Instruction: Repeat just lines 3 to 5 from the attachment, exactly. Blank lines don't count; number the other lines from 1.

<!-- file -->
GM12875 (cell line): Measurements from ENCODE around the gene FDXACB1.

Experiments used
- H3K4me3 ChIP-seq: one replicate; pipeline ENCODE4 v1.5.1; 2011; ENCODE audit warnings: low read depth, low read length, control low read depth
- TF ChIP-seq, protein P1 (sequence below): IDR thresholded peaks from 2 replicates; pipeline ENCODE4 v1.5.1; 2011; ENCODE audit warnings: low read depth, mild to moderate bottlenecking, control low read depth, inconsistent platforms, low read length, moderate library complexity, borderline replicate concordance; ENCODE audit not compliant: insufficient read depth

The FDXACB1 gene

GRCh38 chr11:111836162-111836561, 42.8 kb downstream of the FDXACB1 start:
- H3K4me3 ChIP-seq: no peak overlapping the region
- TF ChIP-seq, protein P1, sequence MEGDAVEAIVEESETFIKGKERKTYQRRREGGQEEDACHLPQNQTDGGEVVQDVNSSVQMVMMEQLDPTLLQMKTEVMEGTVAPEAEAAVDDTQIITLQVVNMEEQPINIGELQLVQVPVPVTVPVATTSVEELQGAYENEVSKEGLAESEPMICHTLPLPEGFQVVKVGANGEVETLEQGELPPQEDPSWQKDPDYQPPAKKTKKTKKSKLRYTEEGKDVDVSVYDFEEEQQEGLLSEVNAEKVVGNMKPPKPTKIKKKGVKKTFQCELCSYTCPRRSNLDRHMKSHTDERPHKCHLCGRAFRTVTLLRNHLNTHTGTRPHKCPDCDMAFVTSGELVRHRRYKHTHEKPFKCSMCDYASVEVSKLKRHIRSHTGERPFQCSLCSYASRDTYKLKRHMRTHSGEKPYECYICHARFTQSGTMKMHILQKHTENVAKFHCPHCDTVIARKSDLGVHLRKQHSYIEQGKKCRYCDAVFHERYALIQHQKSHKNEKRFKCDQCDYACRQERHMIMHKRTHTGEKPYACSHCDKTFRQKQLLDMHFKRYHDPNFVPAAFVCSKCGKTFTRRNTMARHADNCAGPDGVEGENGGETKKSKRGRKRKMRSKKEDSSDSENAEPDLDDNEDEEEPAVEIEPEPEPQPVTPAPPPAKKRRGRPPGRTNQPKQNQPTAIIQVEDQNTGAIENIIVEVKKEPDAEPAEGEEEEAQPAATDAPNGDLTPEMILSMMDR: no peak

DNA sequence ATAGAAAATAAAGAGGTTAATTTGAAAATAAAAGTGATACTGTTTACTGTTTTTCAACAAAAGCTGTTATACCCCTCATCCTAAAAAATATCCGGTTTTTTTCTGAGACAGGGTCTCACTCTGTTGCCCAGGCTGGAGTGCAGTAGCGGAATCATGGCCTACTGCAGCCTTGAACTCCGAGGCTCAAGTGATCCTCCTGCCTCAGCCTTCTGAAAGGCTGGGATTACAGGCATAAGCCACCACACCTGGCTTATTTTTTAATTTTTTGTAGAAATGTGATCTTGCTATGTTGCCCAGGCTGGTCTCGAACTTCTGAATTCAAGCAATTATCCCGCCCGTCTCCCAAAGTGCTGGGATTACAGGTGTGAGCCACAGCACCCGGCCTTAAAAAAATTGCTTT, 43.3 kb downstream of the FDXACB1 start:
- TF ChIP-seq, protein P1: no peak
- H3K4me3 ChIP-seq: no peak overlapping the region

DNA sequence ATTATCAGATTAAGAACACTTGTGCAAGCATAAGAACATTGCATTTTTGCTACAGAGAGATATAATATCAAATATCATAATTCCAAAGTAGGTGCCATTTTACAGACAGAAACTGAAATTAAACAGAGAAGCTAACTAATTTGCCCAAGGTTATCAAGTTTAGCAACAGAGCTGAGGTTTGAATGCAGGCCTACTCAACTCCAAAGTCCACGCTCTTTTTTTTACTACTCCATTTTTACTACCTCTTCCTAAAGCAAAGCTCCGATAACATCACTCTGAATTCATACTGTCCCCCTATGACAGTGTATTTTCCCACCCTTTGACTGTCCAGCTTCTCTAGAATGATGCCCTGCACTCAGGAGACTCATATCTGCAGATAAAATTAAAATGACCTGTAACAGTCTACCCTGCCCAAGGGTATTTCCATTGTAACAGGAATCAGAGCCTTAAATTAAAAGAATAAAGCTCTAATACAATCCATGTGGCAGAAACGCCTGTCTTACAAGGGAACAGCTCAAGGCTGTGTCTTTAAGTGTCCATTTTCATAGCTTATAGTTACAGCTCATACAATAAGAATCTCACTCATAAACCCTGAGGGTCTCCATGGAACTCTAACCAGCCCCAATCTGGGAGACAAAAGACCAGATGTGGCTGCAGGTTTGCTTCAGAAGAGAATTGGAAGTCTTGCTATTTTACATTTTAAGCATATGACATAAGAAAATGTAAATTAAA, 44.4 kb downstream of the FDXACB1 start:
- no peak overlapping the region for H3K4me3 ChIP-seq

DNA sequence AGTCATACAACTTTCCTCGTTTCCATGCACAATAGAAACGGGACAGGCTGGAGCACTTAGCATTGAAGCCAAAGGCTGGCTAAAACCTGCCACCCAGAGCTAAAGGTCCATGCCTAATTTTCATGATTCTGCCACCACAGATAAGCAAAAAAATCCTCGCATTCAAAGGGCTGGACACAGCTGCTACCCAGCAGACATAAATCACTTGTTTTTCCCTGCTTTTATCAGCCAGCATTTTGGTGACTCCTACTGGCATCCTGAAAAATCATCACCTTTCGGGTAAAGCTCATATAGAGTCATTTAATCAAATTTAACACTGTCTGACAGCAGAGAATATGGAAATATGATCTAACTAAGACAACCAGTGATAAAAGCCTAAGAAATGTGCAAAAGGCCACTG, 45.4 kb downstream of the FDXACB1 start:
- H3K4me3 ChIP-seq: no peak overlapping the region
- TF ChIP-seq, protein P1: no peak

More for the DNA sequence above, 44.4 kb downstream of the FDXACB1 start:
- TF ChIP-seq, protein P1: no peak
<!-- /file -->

- H3K4me3 ChIP-seq: one replicate; pipeline ENCODE4 v1.5.1; 2011; ENCODE audit warnings: low read depth, low read length, control low read depth
- TF ChIP-seq, protein P1 (sequence below): IDR thresholded peaks from 2 replicates; pipeline ENCODE4 v1.5.1; 2011; ENCODE audit warnings: low read depth, mild to moderate bottlenecking, control low read depth, inconsistent platforms, low read length, moderate library complexity, borderline replicate concordance; ENCODE audit not compliant: insufficient read depth

The FDXACB1 gene